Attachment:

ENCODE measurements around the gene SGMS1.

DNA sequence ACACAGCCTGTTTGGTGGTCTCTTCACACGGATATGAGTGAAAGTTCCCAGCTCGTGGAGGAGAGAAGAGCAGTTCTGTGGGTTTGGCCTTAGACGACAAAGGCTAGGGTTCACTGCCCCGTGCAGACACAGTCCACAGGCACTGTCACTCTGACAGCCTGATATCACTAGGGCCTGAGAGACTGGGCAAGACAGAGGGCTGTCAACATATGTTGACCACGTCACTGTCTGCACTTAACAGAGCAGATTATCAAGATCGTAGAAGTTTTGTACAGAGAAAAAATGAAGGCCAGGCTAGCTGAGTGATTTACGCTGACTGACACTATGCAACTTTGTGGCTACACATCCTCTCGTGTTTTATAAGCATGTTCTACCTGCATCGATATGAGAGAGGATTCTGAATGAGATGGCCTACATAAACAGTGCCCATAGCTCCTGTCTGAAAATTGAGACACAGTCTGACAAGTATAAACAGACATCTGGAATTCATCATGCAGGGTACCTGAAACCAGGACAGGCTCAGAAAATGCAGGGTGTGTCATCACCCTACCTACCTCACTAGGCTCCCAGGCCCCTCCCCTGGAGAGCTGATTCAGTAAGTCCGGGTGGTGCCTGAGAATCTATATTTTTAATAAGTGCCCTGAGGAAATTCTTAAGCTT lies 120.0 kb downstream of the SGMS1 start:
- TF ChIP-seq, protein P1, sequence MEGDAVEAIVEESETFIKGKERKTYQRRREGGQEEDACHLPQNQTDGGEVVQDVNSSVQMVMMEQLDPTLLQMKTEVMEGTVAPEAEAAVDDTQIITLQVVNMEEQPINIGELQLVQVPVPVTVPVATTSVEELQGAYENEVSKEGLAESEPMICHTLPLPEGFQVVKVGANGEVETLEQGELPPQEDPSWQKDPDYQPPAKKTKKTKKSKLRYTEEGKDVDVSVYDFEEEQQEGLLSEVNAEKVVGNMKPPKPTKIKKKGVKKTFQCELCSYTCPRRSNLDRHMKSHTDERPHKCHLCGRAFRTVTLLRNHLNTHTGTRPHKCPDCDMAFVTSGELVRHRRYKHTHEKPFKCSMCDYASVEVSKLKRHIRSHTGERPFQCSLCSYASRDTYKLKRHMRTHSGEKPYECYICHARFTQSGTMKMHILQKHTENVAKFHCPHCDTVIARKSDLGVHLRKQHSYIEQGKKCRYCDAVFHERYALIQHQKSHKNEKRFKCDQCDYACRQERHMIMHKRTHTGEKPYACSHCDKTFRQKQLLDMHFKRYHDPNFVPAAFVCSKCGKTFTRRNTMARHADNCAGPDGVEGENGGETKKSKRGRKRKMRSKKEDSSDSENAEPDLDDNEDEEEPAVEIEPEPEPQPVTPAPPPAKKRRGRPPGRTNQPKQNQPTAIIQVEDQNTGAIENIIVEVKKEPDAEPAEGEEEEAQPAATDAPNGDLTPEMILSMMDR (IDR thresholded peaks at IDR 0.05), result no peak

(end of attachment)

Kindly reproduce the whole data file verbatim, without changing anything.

ENCODE measurements around the gene SGMS1.

DNA sequence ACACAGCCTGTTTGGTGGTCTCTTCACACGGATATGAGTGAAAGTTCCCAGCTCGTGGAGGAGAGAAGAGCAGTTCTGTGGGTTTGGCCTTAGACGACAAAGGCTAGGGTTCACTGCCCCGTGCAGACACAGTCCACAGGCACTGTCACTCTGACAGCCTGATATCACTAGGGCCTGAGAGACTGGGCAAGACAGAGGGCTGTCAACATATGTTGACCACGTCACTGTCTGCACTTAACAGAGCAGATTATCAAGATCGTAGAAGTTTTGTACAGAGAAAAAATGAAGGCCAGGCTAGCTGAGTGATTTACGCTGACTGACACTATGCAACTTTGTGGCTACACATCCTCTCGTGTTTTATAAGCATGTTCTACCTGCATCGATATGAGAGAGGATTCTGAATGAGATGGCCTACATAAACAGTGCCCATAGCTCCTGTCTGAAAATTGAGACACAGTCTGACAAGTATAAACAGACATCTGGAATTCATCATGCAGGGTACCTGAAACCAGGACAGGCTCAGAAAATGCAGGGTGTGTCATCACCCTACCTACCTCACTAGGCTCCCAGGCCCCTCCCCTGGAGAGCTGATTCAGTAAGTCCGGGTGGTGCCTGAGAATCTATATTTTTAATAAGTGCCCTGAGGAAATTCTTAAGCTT lies 120.0 kb downstream of the SGMS1 start:
- TF ChIP-seq, protein P1, sequence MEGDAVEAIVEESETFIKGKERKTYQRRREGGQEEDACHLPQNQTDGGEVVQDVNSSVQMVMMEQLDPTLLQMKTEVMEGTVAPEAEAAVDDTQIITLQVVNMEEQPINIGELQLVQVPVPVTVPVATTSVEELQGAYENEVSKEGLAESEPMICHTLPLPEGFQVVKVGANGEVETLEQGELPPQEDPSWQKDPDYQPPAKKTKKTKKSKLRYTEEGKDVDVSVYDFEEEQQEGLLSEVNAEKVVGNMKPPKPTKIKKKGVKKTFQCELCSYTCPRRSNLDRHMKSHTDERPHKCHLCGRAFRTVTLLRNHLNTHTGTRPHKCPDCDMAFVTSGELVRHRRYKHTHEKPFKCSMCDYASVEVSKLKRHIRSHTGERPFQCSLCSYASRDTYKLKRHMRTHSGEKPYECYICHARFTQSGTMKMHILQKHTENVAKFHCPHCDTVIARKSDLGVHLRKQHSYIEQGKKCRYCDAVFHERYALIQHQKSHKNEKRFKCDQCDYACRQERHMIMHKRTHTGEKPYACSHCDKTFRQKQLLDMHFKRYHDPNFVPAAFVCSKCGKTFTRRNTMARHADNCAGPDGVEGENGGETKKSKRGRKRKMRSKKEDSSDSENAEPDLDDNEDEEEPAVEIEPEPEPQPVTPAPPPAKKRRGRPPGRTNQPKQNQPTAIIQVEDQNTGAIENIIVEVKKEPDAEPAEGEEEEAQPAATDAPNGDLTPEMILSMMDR (IDR thresholded peaks at IDR 0.05), result no peak